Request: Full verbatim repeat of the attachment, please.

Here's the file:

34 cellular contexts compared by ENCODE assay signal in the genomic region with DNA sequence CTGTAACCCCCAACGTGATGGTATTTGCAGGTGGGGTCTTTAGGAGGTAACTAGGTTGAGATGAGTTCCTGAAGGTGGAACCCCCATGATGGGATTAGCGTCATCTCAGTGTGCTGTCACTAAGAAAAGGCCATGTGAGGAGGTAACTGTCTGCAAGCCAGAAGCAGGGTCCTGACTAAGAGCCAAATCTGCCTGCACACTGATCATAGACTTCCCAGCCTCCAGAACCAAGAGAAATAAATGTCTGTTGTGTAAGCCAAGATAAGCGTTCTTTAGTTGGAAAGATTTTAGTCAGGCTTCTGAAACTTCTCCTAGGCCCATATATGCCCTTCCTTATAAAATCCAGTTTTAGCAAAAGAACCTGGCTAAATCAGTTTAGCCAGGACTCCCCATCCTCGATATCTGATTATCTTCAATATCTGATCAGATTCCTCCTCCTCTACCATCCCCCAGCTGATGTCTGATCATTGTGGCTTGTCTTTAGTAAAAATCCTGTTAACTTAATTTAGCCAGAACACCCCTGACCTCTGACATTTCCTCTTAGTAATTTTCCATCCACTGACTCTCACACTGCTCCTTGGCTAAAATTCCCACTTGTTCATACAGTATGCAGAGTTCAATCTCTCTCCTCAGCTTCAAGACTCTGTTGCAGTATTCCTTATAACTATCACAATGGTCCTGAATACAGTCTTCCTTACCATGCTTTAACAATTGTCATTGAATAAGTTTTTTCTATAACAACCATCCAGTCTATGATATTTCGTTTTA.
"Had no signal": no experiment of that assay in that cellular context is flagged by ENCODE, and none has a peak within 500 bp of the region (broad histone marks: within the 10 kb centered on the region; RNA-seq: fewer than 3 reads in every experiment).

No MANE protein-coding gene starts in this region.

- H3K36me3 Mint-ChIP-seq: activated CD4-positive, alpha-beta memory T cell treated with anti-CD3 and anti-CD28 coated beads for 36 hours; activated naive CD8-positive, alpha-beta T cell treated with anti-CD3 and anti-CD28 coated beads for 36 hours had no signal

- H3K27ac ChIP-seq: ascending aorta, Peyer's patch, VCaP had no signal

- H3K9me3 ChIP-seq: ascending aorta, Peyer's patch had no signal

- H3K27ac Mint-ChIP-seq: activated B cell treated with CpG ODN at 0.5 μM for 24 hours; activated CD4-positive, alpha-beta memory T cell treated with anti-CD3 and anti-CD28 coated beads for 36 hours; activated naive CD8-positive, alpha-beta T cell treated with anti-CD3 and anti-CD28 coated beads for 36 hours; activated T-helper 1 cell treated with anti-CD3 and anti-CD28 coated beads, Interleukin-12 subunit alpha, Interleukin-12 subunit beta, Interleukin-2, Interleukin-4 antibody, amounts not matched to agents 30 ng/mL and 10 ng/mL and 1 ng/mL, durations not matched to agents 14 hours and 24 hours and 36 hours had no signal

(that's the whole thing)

34 cellular contexts compared by ENCODE assay signal in the genomic region with DNA sequence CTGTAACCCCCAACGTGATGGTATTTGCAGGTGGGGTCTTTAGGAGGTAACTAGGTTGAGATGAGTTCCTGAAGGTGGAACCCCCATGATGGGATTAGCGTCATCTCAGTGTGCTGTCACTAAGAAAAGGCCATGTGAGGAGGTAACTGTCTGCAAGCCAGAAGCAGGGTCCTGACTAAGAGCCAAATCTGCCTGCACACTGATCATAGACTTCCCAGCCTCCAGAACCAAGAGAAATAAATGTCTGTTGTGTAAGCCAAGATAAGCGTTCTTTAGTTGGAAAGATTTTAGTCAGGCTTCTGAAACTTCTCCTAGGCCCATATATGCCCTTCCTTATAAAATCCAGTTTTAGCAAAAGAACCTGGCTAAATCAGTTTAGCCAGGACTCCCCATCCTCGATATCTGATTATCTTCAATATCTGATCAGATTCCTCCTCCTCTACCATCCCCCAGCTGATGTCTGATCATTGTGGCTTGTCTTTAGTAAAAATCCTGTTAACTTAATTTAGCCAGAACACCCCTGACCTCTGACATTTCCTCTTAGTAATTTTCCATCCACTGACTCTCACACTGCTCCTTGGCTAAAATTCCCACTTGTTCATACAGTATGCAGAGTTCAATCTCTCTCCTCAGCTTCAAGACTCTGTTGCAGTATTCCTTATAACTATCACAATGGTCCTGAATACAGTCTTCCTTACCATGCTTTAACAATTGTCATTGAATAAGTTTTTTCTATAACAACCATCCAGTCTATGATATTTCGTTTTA.
"Had no signal": no experiment of that assay in that cellular context is flagged by ENCODE, and none has a peak within 500 bp of the region (broad histone marks: within the 10 kb centered on the region; RNA-seq: fewer than 3 reads in every experiment).

No MANE protein-coding gene starts in this region.

- H3K36me3 Mint-ChIP-seq: activated CD4-positive, alpha-beta memory T cell treated with anti-CD3 and anti-CD28 coated beads for 36 hours; activated naive CD8-positive, alpha-beta T cell treated with anti-CD3 and anti-CD28 coated beads for 36 hours had no signal

- H3K27ac ChIP-seq: ascending aorta, Peyer's patch, VCaP had no signal

- H3K9me3 ChIP-seq: ascending aorta, Peyer's patch had no signal

- H3K27ac Mint-ChIP-seq: activated B cell treated with CpG ODN at 0.5 μM for 24 hours; activated CD4-positive, alpha-beta memory T cell treated with anti-CD3 and anti-CD28 coated beads for 36 hours; activated naive CD8-positive, alpha-beta T cell treated with anti-CD3 and anti-CD28 coated beads for 36 hours; activated T-helper 1 cell treated with anti-CD3 and anti-CD28 coated beads, Interleukin-12 subunit alpha, Interleukin-12 subunit beta, Interleukin-2, Interleukin-4 antibody, amounts not matched to agents 30 ng/mL and 10 ng/mL and 1 ng/mL, durations not matched to agents 14 hours and 24 hours and 36 hours had no signal